3. Aaron Murray, QB, Georgia — I’m so impressed with Georgia’s offense right now that I was tempted to put Murray in the second spot ahead of Manuel. Simply put, Murray is on his way to a fantastic season. He’s currently third nationally in passing efficiency with a stellar 183.5 rating and, if the Bulldogs win out and make it to the SEC title game, he’ll probably have upwards of 3,500 passing yards and 30 touchdown passes, which should eclipse what Manuel is able to do in the FSU offense. However, I’m less convinced that Georgia, rather than FSU, can make it through the season unscathed. Next week’s game against South Carolina will tell us a lot about Murray’s Heisman future.
4. Collin Klein, QB, Kansas State — There is a lot of potential stirring within Klein’s candidacy. The most obvious factor in his favor is that Heisman voters will get to see him go toe-to-toe with Smith and West Virginia on October 20. What better way is there to show he is more worthy of the Heisman than Smith than to let voters compare and contrast between the two in the same game? It doesn’t seem likely that Klein’s numbers will be all that impressive, so if he’s going to win the Heisman, it’ll have to be as the MVP-type candidate who leads his team to a cinderella season. If anyone can do it, he can.
5. De’Anthony Thomas, RB, Oregon — If Thomas has any more games like he had the past two weeks, he’s going to drop off this list. After starting the season with seven touchdowns in 31 touches, he has had just one touchdown in his last 33 touches. It’s highly unlikely that he’s going to have the kind of production that, by itself, will justify Heisman consideration. However, as I’ve mentioned before, he’s a different type of candidate and can’t be eliminated just yet. He is one or two exhilarating punt or kick returns away from jumping back into serious contention. This is the upside to being a player who trades on excitement and highlight reel prowess rather than overall production.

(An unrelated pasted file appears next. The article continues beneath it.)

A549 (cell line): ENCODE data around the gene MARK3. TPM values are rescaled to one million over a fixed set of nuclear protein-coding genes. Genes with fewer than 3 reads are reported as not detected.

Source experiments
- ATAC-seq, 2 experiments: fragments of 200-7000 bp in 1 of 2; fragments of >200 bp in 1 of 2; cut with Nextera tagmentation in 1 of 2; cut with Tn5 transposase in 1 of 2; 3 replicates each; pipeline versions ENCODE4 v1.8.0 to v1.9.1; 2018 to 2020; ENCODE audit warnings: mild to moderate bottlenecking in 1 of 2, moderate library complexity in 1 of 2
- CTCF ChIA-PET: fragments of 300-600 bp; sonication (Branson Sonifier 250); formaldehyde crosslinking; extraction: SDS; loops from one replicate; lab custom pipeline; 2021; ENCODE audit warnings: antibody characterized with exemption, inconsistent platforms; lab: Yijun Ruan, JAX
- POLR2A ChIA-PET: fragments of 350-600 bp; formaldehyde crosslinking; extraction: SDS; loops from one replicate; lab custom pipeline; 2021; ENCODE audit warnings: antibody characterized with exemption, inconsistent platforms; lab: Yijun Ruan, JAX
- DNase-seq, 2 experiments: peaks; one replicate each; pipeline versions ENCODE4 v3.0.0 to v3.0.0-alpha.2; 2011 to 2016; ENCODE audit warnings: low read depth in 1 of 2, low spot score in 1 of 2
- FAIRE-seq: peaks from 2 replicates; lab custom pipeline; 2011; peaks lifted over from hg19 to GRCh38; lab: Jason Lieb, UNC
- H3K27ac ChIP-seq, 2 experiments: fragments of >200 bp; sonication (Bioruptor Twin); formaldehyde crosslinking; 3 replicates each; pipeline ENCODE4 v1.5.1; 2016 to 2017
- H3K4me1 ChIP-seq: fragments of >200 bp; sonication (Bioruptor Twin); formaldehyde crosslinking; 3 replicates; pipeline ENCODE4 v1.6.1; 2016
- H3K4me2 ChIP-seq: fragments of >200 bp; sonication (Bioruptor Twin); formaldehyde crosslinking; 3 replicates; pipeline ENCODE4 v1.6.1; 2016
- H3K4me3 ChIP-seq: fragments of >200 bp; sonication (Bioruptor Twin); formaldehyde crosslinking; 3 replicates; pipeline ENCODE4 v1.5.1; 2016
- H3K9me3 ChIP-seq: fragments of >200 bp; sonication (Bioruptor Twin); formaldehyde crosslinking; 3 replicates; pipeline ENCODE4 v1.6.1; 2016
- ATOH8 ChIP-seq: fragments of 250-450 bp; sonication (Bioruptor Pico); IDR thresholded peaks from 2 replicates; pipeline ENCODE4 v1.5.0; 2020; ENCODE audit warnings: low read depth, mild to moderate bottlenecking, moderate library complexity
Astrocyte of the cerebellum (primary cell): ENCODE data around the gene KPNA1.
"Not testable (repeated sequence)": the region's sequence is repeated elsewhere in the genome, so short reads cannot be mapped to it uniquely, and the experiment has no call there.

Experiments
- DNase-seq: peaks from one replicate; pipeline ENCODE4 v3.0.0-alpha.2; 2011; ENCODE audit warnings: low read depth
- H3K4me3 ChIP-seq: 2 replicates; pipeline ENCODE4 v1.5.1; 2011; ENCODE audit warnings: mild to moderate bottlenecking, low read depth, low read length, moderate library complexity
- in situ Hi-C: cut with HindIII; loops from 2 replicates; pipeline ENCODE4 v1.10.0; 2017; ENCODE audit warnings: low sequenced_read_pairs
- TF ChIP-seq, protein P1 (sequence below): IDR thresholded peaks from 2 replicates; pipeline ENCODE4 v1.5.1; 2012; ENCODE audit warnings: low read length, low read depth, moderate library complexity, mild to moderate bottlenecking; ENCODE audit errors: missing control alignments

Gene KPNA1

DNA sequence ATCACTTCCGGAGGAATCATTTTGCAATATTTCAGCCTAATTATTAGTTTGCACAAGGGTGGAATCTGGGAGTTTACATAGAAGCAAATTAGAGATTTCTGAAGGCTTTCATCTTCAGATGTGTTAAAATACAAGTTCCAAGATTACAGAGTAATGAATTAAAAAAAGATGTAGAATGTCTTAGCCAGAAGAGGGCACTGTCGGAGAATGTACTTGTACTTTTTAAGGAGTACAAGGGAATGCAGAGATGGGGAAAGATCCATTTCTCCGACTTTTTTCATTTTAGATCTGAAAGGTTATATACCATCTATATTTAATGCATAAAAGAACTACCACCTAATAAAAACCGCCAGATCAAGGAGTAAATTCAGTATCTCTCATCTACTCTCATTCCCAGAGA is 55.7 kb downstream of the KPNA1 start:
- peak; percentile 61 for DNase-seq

6. David Ash, QB, Texas — Some people were incredulous over my decision to include Ash on my last two Heisman Watches. But his performance against Oklahoma State and his overall season to date seems to validate that inclusion for the time being. He’s currently second nationally to Smith in passing efficiency with a rating of 184 and he’s on pace to finish with 3,024 yards, 30 touchdown passes and just three interceptions. Like Klein, he also gets to take on Smith in a head-to-head battle. If the Longhorns come out on top against the Mountaineers next Saturday and Ash has a big game, he might emerge as Smith’s prime challenger.
Others to watch: Braxton Miller, QB, Ohio StatePowered by Sidelines